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 Tuesday 30 October 2007
 
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"I've seen happiness in the eyes of other HIV-positive people"
May 2007 (PlusNews)

Photo: Zoe Eisenstein/PlusNews
Samira Pereira Fernandes
PRAIA, Samira Perreira Fernandes, 22, found out three years ago she was HIV-positive. She believes she contracted HIV from her foreign husband, whom she met and married in Cape Verde. A few months after finding out, she went public about her status on television. She told IRIN/PlusNews about her experience.

"I was worried because of my husband's behaviour. He slept with lots of girls and was trafficking drugs. I knew about HIV and everything indicated that both of us were taking risks. I told my husband I was going to do a test, which I did with the help of a psychologist. When I got the result, I showed it to him and I was so angry that I wanted to kill him. He fled Cape Verde.

First off, I didn't tell anyone, but then people started to get suspicious. People are curious, and when they are in doubt they will do everything they can to find out. There was a lot of discrimination and I moved house lots of times, but the houses where I lived never let me use the kitchen or the bathroom.

I didn't hide. Since I was a child, I've always done what I felt was right; I didn't care what others thought. Within months, I showed my face [on television] because I didn't want to be so badly treated; I wanted [HIV-positive people] to be treated better.

Today, thank God, a lot of HIV-positive people have support and help. There is a programme offering microcredit to HIV-positive people to help them create sustainable businesses, but for me it's very hard to have a business because I've already shown my face.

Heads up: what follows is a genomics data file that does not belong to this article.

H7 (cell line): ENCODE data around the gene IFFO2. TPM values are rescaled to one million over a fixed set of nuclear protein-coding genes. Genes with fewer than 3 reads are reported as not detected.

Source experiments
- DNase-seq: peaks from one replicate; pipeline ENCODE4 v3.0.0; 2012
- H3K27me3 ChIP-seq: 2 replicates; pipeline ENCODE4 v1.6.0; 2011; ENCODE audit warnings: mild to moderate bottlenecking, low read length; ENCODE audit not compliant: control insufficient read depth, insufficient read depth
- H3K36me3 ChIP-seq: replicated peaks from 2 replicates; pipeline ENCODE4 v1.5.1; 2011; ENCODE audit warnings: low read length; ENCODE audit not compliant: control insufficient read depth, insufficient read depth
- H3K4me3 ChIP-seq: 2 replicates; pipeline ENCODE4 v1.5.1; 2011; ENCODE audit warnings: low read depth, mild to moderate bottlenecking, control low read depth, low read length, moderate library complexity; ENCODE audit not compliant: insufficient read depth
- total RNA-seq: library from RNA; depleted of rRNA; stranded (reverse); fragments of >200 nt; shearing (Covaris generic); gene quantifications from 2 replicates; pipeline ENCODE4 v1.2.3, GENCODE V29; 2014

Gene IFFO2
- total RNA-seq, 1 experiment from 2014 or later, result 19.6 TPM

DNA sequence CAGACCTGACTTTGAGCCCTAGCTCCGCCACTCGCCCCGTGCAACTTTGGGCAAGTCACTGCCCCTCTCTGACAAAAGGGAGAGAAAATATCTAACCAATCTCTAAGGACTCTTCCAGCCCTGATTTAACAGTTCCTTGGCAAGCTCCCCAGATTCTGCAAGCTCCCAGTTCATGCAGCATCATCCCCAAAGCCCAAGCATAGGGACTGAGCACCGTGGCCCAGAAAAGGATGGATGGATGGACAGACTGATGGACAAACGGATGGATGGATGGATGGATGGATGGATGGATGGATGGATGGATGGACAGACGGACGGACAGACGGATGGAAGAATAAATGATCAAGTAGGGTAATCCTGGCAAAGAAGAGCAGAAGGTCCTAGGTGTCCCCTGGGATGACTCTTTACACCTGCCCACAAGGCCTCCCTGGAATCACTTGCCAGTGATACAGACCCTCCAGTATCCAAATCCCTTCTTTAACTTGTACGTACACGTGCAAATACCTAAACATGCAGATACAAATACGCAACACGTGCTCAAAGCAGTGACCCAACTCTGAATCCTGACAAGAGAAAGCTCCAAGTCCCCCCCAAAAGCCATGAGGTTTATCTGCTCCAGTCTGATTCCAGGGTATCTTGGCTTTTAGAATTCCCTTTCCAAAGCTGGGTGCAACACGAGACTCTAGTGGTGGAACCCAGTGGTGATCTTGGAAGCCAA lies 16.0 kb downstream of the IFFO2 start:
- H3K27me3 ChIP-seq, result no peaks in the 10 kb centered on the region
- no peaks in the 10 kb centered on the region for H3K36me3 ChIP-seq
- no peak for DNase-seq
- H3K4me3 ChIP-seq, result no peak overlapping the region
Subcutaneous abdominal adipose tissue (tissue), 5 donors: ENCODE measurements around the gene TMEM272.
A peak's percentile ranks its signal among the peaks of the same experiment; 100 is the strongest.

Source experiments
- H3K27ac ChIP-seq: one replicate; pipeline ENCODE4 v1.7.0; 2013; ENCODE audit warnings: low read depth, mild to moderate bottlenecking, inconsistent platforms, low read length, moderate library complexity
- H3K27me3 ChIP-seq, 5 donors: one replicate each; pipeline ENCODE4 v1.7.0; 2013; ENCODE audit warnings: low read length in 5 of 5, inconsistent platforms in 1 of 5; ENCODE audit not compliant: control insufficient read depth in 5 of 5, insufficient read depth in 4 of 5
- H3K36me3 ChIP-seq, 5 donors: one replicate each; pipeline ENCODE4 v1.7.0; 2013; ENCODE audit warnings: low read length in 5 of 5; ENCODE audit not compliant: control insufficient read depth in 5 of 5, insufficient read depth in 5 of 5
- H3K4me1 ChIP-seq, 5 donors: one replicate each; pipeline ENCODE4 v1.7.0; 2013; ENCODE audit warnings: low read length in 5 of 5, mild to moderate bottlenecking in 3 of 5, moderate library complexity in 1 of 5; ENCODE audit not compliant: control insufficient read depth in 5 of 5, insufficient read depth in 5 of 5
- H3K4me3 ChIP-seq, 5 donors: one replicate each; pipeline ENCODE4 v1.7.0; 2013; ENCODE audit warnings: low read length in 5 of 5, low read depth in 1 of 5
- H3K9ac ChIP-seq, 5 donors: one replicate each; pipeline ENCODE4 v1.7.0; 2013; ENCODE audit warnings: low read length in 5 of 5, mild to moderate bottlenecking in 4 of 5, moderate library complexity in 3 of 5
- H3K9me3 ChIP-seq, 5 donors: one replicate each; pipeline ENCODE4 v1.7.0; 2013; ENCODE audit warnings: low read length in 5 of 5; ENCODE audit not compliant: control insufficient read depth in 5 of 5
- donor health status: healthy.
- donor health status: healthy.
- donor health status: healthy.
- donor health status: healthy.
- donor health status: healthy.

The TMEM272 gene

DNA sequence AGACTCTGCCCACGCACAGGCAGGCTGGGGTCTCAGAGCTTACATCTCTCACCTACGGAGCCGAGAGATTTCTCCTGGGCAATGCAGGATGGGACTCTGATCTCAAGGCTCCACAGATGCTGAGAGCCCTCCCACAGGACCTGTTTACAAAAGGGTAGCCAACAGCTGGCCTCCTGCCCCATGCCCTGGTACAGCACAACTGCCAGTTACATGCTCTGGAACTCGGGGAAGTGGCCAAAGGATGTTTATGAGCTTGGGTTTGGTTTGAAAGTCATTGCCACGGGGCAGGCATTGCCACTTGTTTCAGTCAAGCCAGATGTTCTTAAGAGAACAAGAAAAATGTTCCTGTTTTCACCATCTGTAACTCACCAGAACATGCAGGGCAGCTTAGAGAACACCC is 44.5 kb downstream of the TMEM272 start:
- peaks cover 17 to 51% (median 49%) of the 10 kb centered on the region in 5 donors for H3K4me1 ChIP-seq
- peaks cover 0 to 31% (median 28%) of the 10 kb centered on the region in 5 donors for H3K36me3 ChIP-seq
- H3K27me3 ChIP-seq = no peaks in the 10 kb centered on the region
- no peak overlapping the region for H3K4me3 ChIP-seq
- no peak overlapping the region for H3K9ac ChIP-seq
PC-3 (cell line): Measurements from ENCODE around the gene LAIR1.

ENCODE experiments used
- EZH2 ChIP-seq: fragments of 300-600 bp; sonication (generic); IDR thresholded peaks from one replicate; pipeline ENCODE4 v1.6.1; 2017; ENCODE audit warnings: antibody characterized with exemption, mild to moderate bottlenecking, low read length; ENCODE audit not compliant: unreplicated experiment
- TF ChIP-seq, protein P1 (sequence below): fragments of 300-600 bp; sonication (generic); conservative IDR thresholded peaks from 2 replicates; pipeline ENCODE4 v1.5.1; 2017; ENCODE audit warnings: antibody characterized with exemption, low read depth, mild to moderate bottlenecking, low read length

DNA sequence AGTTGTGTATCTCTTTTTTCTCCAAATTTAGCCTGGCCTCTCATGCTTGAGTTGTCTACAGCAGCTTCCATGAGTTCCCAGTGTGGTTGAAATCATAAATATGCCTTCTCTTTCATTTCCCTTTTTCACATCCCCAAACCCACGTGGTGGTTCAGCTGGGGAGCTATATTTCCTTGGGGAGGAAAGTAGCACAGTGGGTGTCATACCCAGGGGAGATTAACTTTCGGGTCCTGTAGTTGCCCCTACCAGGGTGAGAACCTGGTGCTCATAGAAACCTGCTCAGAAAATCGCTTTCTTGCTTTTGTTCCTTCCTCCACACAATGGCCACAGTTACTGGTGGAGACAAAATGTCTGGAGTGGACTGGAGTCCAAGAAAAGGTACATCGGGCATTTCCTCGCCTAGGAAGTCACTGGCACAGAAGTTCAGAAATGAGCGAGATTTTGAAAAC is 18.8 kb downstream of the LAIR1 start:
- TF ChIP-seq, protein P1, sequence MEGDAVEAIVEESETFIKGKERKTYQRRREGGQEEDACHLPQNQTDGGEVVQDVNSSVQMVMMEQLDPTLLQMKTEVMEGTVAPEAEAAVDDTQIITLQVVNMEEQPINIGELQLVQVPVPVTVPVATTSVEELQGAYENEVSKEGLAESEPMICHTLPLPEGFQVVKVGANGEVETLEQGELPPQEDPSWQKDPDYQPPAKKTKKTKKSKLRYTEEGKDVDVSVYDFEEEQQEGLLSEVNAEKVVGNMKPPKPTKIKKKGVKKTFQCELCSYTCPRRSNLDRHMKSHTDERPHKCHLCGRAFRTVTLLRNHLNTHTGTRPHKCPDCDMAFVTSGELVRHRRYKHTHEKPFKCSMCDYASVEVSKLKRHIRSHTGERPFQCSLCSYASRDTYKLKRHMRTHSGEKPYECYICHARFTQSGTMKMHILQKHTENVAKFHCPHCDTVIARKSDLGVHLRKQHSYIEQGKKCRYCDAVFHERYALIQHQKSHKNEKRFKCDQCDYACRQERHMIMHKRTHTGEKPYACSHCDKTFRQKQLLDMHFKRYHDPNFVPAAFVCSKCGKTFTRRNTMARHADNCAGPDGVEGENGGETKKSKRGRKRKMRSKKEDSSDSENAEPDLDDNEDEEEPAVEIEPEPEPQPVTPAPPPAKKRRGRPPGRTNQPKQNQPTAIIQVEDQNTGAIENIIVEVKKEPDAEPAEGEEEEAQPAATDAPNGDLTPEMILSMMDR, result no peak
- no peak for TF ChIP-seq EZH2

Nothing I invested in has worked; all I have been left with are debts. I'm not going to be able to find work or invest, so I've decided to just stay at home. I have started making crochet here, but I don't know what I'm going to do with it; I don't know if people will buy what I make.

It's not easy to tell someone you're HIV positive. If I hadn't shown my face I could be living like the others, living normally. Now I want to regret having shown my face but I'm not going to; time can't go back.

I have friends and I have succeeded in winning over many people. I've also seen the results of my work; I've seen happiness in the eyes of other HIV-positive people.

Since then [appearing on television], lots of HIV-positive people have stood up and realised they could have full lives without looking behind them to see who was watching, but no other woman has shown her face. Who can blame them when they see the life I lead?"

ze/oa/he

[ENDS]

[The above testimony is provided by IRIN, a humanitarian news service, but may not necessarily reflect the views of the United Nations.]

IRIN welcomes editorial and photographic submissions for inclusion on this page, reserving the right to select and edit as appropriate.
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Copyright © IRIN 2007
This material comes to you via IRIN, the humanitarian news and analysis service of the UN Office for the Coordination of Humanitarian Affairs. The opinions expressed do not necessarily reflect those of the United Nations or its Member States. Republication is subject to terms and conditions as set out in the IRIN copyright page.